For patients with moderate to severe luminal disease, induction and maintenance with infliximab, adalimumab, certolizumab pegol, vedolizumab, or ustekinumab are recommended over no treatment. Thiopurine monotherapy is suggested over no treatment for maintenance of remission, but not for induction. For methotrexate, subcutaneous or intramuscular monotherapy is suggested over no treatment. The sole available trial on oral methotrexate (12.5 mg/week) was negative, and “it is not clear if a higher dose would have been more effective,” according to the guidelines. They strongly recommend against using 5-aminosalicytes or sulfasalazine because of lack of efficacy for maintaining remission and suggest not using natalizumab because of the risk of progressive multifocal leukoencephalopathy (PML). Corticosteroids are considered preferable to no treatment for induction but not for maintenance.
For patients with fistulizing disease, infliximab has “the most robust evidence” and receives a strong recommendation for induction and maintenance, while adalimumab, ustekinumab, and vedolizumab receive conditional recommendations. “In contrast, evidence suggests certolizumab pegol may not be effective for induction of fistula remission,” the guidelines state. For patients with perianal disease with an active fistula but no abscess, combining biologics with antibiotics is strongly recommended over biologic monotherapy.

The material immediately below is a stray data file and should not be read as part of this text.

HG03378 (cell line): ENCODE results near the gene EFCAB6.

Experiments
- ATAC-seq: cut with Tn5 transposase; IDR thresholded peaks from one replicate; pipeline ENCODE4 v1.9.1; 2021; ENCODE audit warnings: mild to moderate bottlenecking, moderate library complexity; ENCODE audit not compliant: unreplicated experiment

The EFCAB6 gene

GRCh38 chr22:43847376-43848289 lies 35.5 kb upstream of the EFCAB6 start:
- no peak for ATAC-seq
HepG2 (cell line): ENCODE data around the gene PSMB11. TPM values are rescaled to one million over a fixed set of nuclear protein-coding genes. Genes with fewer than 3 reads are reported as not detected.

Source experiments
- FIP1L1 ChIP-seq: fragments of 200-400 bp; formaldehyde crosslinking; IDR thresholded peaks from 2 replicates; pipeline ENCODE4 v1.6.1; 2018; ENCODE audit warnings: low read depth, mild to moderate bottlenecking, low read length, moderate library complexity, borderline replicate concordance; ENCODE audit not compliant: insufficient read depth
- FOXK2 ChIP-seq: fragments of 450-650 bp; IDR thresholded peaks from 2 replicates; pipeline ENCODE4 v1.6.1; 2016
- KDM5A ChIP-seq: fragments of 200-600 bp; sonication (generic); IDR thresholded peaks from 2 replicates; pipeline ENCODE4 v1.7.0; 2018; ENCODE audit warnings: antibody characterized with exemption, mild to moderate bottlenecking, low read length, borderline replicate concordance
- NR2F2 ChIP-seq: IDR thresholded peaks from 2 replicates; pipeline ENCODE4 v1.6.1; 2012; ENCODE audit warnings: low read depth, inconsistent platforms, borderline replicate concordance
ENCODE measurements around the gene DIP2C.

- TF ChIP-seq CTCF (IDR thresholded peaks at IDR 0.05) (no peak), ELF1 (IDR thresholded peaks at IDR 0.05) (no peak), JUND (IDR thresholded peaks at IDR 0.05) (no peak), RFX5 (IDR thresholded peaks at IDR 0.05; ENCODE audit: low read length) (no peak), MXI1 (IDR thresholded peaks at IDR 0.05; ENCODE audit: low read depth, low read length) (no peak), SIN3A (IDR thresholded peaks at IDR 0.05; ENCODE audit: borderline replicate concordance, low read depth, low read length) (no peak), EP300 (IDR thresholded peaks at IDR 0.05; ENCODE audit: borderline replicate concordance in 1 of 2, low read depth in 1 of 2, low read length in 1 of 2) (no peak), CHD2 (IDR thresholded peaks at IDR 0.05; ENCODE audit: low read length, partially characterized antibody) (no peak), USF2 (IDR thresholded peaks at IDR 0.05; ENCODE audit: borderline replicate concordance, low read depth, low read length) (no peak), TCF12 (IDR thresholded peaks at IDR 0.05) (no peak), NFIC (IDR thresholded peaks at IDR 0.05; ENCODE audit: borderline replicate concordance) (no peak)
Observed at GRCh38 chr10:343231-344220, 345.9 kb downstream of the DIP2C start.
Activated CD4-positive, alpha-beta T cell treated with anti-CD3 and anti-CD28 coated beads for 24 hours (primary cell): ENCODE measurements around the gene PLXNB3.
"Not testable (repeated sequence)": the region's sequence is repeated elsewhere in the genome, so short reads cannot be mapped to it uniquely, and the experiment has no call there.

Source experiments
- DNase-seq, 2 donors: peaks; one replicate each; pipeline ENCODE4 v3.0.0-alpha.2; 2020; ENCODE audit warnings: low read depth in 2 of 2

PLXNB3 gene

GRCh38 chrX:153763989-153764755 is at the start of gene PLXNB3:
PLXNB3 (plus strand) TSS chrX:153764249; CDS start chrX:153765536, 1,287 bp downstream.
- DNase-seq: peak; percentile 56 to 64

The guidelines define moderate to severe Crohn’s disease as a Crohn’s Disease Activity Index (CDAI) score of 220 or higher, the typical cutoff used in clinical trials. The recommendations apply to outpatient management, but in most cases would also apply to inpatients.
An expert commentary accompanying the guidelines praises their “rigorous methods” based on the Grading of Recommendations, Assessment, Development and Evaluation (GRADE) methodology. Edith Y. Ho, MD, of Stanford (Calif.) University and her associates also laud the “innovative methods” that were used to compare treatments and assess data quality. In addition to the network meta-analysis, the guidelines set an a priori minimal clinically important difference (MCID) score of 10% for risk of treatment failure versus placebo. This led to more clinically relevant guidance, such as the conditional recommendation for vedolizumab in luminal disease since this drug did not meet the MCID threshold. Finally, the commentators emphasized that the guidelines are meant to facilitate, not dictate, treatment decisions: “Choice of therapies and treatment strategies will continue to rely on clinical judgment as well, and will continue to be informed by patient-specific values and preferences.”
The AGA Institute was the sole source of funding. Four coauthors disclosed ties to Celgene, Takeda, Pendopharm, Merck Canada, Guardant Health, Ferring, and AbbVie. Feurstein and the other guidelines coauthors reported having no conflicts of interest. Some authors on the editorial disclosed relationships with AbbVie, Pfizer, and Janssen, but the remaining had no conflicts to disclose.
This article originally appeared on MDedge.com , part of the Medscape Professional Network.